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Capital Execution: "Dead Man Walking" at Augustana College through February 11 PDF Print E-mail
Theatre - Reviews
Written by Mike Schulz   
Wednesday, 07 February 2007 02:48

Kyle Roggenbuck and Brian Bengtson in With Tim Robbins' capital-punishment drama Dead Man Walking, Augustana College's theatre department has crafted a moving and impressive play, and I can't fully express how difficult that task must have been, because it really isn't a play; it's a screenplay. Scene for scene, sometimes even word for word, this 2002 piece replicates Robbins' 1995 movie to the letter, and in doing so, points out the deep chasm that exists between theatre and film. As a stage piece, Dead Man Walking shouldn't work, but director Jeff Coussens and his fiercely committed cast do everything in their power to keep you from noticing, and more often than not, succeed beautifully.

Oftentimes, when thrilling theatrical material is transferred to the screen, the results feel static and unconvincing, as film - an inherently more realistic medium than theatre - requires a degree of nuance, a trust in the visual over the verbal, that eludes many stage adaptations. (In movies such as Proof, The Producers, and Rent, you can all but see the proscenium arch overhead.) Transferring a film to the stage, though, is another animal entirely.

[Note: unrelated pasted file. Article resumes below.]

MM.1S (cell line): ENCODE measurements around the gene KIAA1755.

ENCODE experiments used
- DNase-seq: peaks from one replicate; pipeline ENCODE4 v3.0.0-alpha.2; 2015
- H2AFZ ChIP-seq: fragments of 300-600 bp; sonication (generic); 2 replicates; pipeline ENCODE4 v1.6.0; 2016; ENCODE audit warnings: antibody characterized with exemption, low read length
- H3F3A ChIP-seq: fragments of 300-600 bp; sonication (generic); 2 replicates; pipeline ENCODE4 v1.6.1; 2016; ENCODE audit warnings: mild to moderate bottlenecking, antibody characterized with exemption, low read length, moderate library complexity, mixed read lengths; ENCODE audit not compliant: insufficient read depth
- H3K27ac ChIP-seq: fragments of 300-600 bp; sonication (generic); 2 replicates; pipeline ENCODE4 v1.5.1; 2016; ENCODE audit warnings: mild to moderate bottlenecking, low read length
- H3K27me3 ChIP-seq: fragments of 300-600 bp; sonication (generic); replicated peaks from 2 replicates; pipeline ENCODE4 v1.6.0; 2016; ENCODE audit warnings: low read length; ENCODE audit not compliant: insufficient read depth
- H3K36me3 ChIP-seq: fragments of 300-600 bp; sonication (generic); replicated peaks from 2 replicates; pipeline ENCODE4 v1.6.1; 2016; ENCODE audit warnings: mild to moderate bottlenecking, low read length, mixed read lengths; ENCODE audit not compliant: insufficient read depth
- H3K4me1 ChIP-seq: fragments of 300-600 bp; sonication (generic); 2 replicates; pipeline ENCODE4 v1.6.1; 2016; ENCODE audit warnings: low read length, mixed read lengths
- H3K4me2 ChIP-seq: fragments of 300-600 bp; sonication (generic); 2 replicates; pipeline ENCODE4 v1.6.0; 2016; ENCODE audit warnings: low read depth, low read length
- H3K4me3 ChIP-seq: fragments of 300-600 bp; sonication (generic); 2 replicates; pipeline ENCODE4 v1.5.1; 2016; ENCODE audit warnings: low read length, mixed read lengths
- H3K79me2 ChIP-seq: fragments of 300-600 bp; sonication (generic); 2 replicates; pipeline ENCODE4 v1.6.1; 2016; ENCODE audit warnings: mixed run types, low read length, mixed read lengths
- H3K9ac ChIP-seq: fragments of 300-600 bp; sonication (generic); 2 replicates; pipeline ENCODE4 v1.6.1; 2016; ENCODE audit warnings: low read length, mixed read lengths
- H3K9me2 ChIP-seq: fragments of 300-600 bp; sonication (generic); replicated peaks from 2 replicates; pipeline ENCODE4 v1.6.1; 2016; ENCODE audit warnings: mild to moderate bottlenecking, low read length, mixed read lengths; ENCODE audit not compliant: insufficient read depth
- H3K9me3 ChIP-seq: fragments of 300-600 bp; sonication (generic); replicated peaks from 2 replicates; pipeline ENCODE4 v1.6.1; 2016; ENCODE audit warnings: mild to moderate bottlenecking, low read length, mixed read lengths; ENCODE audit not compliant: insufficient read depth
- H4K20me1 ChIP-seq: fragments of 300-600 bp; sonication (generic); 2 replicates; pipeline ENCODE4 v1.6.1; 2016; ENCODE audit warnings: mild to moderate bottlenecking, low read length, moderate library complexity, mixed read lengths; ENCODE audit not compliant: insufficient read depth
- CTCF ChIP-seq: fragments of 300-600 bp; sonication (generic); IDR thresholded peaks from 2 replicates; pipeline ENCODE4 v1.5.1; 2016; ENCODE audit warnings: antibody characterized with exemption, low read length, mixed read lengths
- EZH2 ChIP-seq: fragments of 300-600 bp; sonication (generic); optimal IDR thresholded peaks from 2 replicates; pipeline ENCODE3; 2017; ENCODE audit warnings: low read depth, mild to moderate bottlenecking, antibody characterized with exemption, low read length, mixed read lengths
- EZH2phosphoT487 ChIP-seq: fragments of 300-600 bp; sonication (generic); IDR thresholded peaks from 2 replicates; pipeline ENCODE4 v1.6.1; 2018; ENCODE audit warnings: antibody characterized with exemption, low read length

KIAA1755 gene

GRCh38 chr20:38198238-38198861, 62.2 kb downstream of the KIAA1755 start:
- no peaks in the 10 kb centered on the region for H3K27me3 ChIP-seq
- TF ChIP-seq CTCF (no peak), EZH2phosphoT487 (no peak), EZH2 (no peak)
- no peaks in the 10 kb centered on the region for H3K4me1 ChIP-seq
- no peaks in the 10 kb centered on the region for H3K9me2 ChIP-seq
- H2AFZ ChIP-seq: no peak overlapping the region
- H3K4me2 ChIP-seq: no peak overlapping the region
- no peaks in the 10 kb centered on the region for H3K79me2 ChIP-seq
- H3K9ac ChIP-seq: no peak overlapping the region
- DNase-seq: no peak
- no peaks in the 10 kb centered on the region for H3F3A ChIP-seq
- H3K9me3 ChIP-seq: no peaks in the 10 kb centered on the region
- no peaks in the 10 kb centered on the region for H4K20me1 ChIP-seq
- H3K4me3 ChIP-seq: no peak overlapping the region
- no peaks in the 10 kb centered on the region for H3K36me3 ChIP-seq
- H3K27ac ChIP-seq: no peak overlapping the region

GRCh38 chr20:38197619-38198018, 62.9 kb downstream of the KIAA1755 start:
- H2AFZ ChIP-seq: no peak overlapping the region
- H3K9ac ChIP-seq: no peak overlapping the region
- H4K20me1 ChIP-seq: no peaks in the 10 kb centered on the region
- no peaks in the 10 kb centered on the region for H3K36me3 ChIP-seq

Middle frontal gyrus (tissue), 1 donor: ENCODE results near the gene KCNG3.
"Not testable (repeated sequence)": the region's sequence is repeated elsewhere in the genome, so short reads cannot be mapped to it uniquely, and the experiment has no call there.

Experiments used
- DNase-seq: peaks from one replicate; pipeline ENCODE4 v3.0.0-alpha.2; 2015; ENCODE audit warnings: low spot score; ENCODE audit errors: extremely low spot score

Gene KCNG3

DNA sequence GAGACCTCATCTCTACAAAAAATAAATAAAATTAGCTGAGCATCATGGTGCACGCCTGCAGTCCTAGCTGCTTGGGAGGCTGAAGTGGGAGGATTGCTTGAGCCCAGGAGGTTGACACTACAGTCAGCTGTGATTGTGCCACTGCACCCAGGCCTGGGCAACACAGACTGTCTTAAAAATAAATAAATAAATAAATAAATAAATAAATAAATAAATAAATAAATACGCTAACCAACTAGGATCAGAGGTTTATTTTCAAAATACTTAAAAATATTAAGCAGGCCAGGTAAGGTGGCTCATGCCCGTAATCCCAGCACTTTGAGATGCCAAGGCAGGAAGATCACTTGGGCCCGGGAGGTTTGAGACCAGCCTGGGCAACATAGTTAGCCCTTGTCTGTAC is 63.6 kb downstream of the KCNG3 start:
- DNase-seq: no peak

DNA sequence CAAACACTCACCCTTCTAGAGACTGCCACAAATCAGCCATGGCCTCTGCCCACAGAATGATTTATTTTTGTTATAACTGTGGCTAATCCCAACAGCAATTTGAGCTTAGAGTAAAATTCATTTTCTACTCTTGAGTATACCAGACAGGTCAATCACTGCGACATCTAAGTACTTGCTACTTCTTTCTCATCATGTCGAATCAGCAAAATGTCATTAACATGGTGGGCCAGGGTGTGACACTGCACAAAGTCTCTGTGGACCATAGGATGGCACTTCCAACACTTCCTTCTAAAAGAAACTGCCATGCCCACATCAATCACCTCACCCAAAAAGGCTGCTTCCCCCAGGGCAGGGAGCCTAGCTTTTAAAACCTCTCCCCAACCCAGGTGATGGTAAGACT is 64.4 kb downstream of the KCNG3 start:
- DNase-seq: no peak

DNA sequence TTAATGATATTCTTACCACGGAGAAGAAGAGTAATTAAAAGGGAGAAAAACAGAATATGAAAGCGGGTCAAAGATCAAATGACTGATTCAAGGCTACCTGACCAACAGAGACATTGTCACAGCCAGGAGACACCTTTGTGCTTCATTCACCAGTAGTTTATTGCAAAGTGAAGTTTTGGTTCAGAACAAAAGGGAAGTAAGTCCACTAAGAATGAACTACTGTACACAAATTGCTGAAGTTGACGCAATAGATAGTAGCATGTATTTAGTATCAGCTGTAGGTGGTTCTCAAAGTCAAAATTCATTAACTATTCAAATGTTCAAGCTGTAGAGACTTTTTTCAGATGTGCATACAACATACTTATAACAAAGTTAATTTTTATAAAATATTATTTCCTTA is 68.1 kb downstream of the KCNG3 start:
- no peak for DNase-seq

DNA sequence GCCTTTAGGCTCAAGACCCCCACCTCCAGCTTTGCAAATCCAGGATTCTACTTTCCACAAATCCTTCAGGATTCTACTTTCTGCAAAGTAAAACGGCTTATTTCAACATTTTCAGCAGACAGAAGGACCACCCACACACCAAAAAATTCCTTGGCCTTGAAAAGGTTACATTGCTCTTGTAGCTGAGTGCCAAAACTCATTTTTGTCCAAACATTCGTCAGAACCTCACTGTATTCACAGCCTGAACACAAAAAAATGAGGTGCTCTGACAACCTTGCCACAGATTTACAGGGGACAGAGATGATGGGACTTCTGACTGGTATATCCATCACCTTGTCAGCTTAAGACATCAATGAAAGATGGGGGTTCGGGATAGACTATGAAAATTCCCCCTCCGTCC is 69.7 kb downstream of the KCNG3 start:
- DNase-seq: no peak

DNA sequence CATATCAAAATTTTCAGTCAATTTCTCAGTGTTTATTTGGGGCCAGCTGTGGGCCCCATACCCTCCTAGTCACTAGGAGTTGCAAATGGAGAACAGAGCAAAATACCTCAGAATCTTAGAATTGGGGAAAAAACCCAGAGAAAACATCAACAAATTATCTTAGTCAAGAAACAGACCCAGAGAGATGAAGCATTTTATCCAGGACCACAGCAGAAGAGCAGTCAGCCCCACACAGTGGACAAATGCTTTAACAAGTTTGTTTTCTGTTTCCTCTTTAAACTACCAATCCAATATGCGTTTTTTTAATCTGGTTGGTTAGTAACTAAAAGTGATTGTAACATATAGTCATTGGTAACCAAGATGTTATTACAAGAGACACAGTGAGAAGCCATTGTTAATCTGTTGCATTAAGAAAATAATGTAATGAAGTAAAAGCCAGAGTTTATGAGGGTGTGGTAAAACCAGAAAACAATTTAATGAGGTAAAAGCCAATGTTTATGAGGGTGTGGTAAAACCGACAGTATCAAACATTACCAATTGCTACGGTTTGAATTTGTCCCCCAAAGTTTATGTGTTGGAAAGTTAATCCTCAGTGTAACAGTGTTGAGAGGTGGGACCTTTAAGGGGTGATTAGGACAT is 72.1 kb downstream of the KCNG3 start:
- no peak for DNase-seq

In the film, the conflicting emotions of Sister Helen Prejean - spiritual counselor to convicted murderer Matthew Poncelet - can be read in the subtlest of Susan Sarandon's expressions, or in a close-up that reveals more than words could, or in a series of cannily edited images; what keeps the movie from being an anti-capital punishment tract (and saves it from obviousness) has nothing to do with the dialogue, and everything to do with the shadings behind the dialogue. But theatre, of course, can't rely on close-ups and editing - audiences, at least with a work of this sort, have to be told more than they're shown - and with Dead Man Walking, this poses some serious obstacles.

The one major difference between Robbins' film and play is that the stage work is now narrated by Prejean (played here by Kyle Roggenbuck), which is a sensible choice, as nearly all of the work's events are seen from her perspective. Dramatically, though, this also turns out to be a bad choice, as it dispenses with much of the movie's subtlety; ideas that were clear with a simple look or gesture on-screen are made all too verbally explicit. (Prejean's attitudes toward Poncelet's crimes, once apparent through a reaction shot, are now delivered with heavy-handed verbiage such as "The depths of depravity stunned me.") Every time Prejean steps forward to address the audience, the lecturing that was happily absent - or, at the very least, disguised - in the film comes out in full force.